The Democratic Republic of Congo continues to attract the attention of the United Nations amid fear that the country could relapse to violence ahead of 2023 polls.
Last week, the UN Security Council met to analyse the general situation in the DRC. And while the African members called for strengthening of institutions and a restructure of the UN mission operations there, how to deter violations in future remains DRC’s biggest headache.
The meeting was attended by Bintou Keita, Special Representative of the UN Secretary General in the DRC and Head of the UN Stabilisation Mission in Congo (Monusco). Mrs Bintou Keita presented a report listing challenges facing Monusco is facing.
Since the establishment of the state of siege last May, in Ituri and North Kivu, there has been strengthening of the partnership between Monusco and the FARDC —the Congolese army— he said, something that could improve the security operations in the region but not necessarily eliminate threats.
“This is reflected in the progress in the planning and execution of operations,” said Bintou Keita. She suggested that joint operations between the peacekeepers and the FARDC have led to the dismantling of several ADF (Uganda rebel group Allied Democratic Forces) rebel strongholds. The Special Representative also promised that until the end of October, "all rapid reaction units will have to be deployed to reinforce Monusco's capacity to protect civilians against the rebel groups" that are scouring eastern DRC.
In August, Kenya, the current President of the UN Security Council, sent troops to the DRC. Nepalese and South African troops are also expected in eastern Congo.
But this will only be military component. Ms Keita recognised that "much remains to be done to ensure respect for human rights" because, she points out, human rights violations are perpetrated by "state and non-state actors, particularly in the provinces of Ituri, North Kivu and South Kivu". Between June and August, some 367 people were victims of arbitrary and extrajudicial executions.
At least 203 people, mostly women and children, were subjected to sexual violence, her report said. In the wake of confirmed cases of sexual abuse perpetrated by some agents of international organisations, the representative of the UN Secretary General in the DRC underlined "Monusco's commitment to follow the policy of zero tolerance against sexual abuse and to ensure comprehensive assistance to victims".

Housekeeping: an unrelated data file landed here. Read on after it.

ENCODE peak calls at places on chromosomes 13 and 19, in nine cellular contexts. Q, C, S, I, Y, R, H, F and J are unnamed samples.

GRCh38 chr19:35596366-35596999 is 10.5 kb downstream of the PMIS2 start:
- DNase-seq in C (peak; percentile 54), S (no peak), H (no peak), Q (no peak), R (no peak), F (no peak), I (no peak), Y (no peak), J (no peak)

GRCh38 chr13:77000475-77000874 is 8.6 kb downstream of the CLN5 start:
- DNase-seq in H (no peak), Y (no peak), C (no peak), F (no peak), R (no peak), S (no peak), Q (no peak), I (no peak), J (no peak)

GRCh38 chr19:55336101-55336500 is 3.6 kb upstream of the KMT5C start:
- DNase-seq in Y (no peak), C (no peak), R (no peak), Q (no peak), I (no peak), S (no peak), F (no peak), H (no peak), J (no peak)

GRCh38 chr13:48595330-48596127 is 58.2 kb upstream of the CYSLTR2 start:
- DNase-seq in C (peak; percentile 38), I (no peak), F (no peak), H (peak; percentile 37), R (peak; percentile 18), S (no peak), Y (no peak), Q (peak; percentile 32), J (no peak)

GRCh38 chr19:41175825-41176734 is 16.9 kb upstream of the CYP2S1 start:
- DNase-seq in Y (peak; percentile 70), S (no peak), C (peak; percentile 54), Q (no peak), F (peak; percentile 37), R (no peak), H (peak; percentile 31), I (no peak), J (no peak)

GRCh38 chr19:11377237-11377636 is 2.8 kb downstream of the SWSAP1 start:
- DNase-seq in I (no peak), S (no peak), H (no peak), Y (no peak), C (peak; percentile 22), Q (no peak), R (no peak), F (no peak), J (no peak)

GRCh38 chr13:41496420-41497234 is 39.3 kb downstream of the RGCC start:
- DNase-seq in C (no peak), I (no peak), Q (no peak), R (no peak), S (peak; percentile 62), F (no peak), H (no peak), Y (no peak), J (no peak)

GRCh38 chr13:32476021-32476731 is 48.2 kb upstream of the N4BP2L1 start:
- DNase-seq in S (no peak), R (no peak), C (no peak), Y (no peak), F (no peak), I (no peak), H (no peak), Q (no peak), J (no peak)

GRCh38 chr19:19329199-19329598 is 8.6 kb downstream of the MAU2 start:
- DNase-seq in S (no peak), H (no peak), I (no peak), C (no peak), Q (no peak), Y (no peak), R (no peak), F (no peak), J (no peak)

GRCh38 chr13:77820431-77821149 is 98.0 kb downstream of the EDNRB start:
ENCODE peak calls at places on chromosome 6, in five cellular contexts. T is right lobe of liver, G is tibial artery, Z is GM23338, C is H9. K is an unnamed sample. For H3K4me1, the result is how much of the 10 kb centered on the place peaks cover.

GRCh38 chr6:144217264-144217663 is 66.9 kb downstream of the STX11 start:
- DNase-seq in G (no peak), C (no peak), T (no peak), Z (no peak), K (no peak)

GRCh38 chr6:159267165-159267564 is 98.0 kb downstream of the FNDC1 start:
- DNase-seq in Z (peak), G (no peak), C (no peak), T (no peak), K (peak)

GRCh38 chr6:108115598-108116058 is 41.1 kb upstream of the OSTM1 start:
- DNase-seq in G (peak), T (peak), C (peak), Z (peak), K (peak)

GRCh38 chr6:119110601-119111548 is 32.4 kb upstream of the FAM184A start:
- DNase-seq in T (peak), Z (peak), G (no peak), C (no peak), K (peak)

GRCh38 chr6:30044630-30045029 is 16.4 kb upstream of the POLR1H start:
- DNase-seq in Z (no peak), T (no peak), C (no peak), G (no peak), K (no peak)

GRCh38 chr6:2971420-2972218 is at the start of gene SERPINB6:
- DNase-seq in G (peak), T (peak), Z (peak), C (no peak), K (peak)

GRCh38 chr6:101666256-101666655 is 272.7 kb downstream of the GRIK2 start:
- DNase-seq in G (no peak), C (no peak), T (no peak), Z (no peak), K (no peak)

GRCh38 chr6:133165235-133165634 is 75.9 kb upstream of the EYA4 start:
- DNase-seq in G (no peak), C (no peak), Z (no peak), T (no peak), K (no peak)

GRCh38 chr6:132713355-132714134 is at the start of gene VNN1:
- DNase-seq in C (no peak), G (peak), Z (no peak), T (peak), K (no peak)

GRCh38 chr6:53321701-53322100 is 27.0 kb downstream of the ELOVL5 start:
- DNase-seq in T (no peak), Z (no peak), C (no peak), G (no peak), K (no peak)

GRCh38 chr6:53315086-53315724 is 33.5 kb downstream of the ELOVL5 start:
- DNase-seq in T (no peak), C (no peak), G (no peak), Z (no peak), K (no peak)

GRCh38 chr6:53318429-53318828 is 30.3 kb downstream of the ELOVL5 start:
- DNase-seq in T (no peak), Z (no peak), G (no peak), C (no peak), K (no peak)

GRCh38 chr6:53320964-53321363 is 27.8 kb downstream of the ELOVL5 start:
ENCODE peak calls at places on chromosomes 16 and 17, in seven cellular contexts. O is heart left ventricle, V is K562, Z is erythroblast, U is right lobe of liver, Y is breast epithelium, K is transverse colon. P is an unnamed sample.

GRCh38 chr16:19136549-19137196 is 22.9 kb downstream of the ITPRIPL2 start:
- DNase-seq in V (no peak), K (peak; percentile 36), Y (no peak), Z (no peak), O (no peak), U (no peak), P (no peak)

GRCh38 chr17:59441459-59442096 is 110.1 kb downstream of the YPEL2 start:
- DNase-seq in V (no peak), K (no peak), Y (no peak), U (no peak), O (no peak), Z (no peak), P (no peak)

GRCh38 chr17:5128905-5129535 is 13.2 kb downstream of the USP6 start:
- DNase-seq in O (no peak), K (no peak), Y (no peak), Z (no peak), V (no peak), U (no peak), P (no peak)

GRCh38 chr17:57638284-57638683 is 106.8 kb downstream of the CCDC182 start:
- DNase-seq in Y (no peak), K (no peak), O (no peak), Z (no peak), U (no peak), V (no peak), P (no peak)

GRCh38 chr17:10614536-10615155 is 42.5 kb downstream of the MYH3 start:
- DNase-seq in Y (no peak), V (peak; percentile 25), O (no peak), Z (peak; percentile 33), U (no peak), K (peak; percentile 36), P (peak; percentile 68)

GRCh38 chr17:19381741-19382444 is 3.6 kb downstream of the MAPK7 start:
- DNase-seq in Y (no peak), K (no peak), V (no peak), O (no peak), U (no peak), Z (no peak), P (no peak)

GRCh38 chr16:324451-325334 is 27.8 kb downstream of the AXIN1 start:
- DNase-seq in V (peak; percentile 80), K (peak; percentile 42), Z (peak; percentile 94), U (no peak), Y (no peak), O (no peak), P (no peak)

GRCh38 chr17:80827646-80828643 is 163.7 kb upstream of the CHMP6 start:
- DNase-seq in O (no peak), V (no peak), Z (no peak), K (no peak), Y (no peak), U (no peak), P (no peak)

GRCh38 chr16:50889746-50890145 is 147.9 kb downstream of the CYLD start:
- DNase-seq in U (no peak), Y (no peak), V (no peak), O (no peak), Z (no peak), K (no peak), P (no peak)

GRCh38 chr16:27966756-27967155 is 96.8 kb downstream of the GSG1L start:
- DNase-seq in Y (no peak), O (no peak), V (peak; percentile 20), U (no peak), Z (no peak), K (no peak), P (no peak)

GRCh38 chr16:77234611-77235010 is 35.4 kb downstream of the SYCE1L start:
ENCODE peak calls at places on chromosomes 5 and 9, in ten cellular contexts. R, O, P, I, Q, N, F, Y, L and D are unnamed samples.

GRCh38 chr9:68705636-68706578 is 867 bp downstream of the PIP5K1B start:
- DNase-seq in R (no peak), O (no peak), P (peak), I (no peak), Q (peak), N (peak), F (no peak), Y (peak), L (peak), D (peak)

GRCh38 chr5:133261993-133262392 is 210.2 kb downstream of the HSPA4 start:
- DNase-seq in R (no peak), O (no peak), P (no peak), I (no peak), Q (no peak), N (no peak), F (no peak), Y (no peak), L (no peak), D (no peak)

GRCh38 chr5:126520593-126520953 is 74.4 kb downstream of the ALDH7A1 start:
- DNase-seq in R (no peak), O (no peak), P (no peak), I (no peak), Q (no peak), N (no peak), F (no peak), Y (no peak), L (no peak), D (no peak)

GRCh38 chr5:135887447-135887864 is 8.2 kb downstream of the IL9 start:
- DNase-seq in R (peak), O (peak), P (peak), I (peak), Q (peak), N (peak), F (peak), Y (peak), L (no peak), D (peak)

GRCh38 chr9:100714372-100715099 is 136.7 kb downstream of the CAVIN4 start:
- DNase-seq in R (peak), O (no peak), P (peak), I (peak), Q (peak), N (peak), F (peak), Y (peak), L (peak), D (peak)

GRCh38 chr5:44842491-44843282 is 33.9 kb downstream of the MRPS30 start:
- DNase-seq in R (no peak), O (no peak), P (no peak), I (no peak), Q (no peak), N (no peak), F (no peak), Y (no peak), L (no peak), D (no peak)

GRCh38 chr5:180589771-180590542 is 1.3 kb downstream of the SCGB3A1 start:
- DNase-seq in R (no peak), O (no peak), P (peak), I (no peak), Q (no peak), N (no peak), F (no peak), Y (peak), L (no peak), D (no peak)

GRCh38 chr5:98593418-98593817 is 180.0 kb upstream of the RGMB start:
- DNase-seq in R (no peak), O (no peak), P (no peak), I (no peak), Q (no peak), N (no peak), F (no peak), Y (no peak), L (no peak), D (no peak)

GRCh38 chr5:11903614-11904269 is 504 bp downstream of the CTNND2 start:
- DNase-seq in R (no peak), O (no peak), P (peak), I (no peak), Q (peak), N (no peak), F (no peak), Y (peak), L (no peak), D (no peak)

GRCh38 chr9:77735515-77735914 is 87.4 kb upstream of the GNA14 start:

$1.5 million kitty
"Following allegations of sexual abuse in the fight against Ebola, the UN humanitarian team in DRC has strengthened its prevention system. $1.5 million has been made available for this purpose," she said.
"The UN system will work with the Ministry of Gender, Family and Children and the Office of the Special Adviser to the Head of State on Combating Sexual Violence and Child Recruitment, the FARDC, the national police, judicial and prison authorities, as well as stakeholders," said the UN Secretary-General's report S 2021/807.
That sexual exploitation has been committed by nearly every party in the Congo conflict, including UN staff. Monusco alone has seen 17 new allegations so far this year. “These allegations are horrifying, and they are unacceptable. Most are leveled at MONUSCO troops and police, but a significant portion concern the actions of civilian staff,” asserted Ms Linda Thomas-Greenfield, the US Permanent Representative to the United Nations.
“The United States has been, and will continue to be, unequivocal in its call to an end to predatory behaviour across the entire UN system, no matter the setting or the nationality of the accused.
“We demand accountability for parties guilty of criminal acts and assistance for victims and survivors, and I join my British colleague in calling for MONUSCO's immediate review.”
Even if some progress is highlighted by the head of Monusco, she noted that a multi-faceted crisis in the DRC will require more than just weapons.
With more than five million internally displaced persons, the DRC has the highest number of displaced persons on the African continent, and more than 26 million Congolese suffer from food insecurity, with a third of the population affected. On the community and social level, Monusco condemned "hate speech against the Banyamulenge communities", which are sometimes equated with "foreigners", particularly from Rwanda, in the DRC.
“These bellicose speeches are a danger to the stability of the country and must be subject to exemplary sanctions," Ms Keita said. She is also concerned about "cyclical epidemics" in the DRC. As the 2023 elections approach, she notes a deterioration in the political climate.
particularly with the lack of consensus on the appointment of members of the new independent national electoral commission.
President Félix Tshisekedi has been opposed his rival Martin Fayulu and a coalition called FCC allied to ex-President Joseph Kabila. Civil society is also deeply divided. An earlier proposal to appoint Ronsard Malonda by President Félix Tshisekedi was rejected causing a bloody unrest. A new candidate, Denis Kadima, is at the heart of a major controversy in DRC and will unlikely sail through unless parties can make compromise.